Leslie J Hobson
Ballarat City Rowing Club (VIC)
Leslie (Les) James Hobson was the son of Edward Ebenezer Hobson and Elizabeth Hobson. His father was a well-respected painter and paperhanger and ran E. E. Hobson’s in Doveton Street, Ballarat. His father was killed tragically in a buggy accident in July 1913 when Leslie would have been would have been 16 or 17. He was well educated and wrote with a lovely “hand” as evidenced by his enlistment form. Leslie was a very active young man and involved in many sporting clubs in the town. He played cricket with two other Ballarat City members Mr. Krausgrill and Otto Ehms. He was also involved with the Ballarat Harriers with Otto Ehms. He was member of a local tennis team and played regularly through 1914, he played in a billiards team, and was a member of the Ballarat City Rowing Club.
He probably joined the club about 1910 as the earliest reference found was for a meeting of the club in 1911 at the Wheatsheaf Hotel opposite the shed, to farewell Mr. Sams. Les was listed as having contributed to the “harmony”. He attended St. David’s Church and was active in the choir and was active in the YMCA being on the first committee of the YMCA Harriers. He also served two years in the Senior Cadets. He had older brothers but he was the youngest. He lived at 12 Doveton Street South, with his mother and was single and a draper's assistant when he enlisted in the 21st Battalion, 14th Reinforcement on 17 January 1916 at the age of 23 and 11 months. In November 1915 Les Hobson was part of a Citizen’s Committee who provided entertainment for soldiers in the Camp at the Ballarat Showgrounds. Lieutenant Colonel Arthur Wilton Bolton was in charge of the camp. Lieutenant Colonel Bolton was also President of the Ballarat City Rowing Club at the time. Did he have some influence on Les’ decision to join up in little over a month later in mid-January 1916?
His unit embarked from Melbourne, Victoria, on board HMAT A32 Themistocles on 28 July 1916. He was killed in action around the 20th March 1917. The tragedy of his story is no one knows exactly when or where or how he was killed. Here was a well liked, community minded young man who in death appears to have disappeared.
His is by far the saddest of the stories of the men killed in action whose names are listed on the club honour board because there was so little information available about him. According to the military records he was killed in action in France on the 24 of February 1917. Nobody appears to have witnessed his death, no-one seems to know the exact date and no-one seems to have been directly involved except for the Battalion Padre who, again, very little was known about. Les had just returned to the front after a stint in hospital for ingrown toenails. He is one of those soldiers who were literally killed by the roadside and was buried in France and buried where he fell. No details were sent to his grieving mother and it was only two brief paragraphs in the Red Cross Missing and Wounded file from his commanding officer J. F. McLaren in September 1917 that confirmed his death.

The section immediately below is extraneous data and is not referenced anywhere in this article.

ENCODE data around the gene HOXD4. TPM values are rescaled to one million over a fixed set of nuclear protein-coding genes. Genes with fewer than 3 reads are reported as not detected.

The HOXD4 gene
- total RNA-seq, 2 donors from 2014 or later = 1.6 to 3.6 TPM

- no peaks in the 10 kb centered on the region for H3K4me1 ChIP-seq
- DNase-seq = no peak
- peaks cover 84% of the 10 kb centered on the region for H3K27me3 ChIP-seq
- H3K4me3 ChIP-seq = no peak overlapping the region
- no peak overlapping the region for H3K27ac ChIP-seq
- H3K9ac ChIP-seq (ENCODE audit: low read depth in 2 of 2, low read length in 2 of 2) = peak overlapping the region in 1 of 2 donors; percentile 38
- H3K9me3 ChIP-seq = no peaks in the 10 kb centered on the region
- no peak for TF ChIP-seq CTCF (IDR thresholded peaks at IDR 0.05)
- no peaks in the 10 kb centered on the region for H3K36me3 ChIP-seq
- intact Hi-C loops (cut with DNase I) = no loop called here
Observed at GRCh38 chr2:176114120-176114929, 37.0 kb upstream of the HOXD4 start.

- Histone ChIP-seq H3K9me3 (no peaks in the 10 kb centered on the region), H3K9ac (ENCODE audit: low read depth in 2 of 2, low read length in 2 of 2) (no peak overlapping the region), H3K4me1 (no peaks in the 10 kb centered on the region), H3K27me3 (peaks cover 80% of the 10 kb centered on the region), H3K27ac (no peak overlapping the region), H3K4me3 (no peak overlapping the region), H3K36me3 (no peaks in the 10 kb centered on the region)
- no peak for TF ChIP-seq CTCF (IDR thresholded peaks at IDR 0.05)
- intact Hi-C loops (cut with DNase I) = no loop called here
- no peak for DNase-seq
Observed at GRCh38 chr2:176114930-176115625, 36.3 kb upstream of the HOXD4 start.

“He was in the D Company, 15th Platoon. He was killed on the road about half way between Vaux and Langatte in March 1917, and buried where he fell. The Church of England Padre attached to the Battalion was at the burial and will be able to give exact location of the grave. I do not remember the padre’s name.” Informant J. F. McLaren (910), 21st Australian, D Company 15th, 21st,Australian Camp, Fromelles.
The second informant was Private H. Kelly and his statement was “ He came from Ballarat and worked in a drapery establishment. He was killed near Gavrelle near Vaux in March 1917, and I heard that the Padre of the Battalion in company with Captain Jones (since killed at Bullecourt) and found and buried the body sometime after. The padre is still with the Battalion”.
In the confusion of war there was no accurate date, they thought it was in March. There was no accurate location just somewhere along the road and there is no indication of how he died. There is no evidence that the Padre was ever found and the location of the grave identified. Another sad, quiet, lonely death of a young man who had so much promise.
An interesting side note is that his suitcase was returned to his mother from Mrs. E. Martin of 60 Barrow Road, Streatham, London. Did Les stay with her at some stage? Did he leave his suitcase for safe keeping? How did Mrs. Martin know he was dead and to forward the case to his mother? The suitcase contents also reveal a bit about Les. It contained 1 comb, 1 ring (9ct gold), 1 pair sleeve links, 2 ties, 1 handkerchief, 2 collars, 1 singlet, 1 shirt, 1 scarf, 1 testament, 1 brush, 1 lanyard, 1 cigarette case, 1 fountain pen, 1 pair of boots, 2 note books, 18 military books, 1 diary, letters and photos.
While he is commemorated at the Ballarat Avenue of Honour, his name does not appear on any other memorials in France.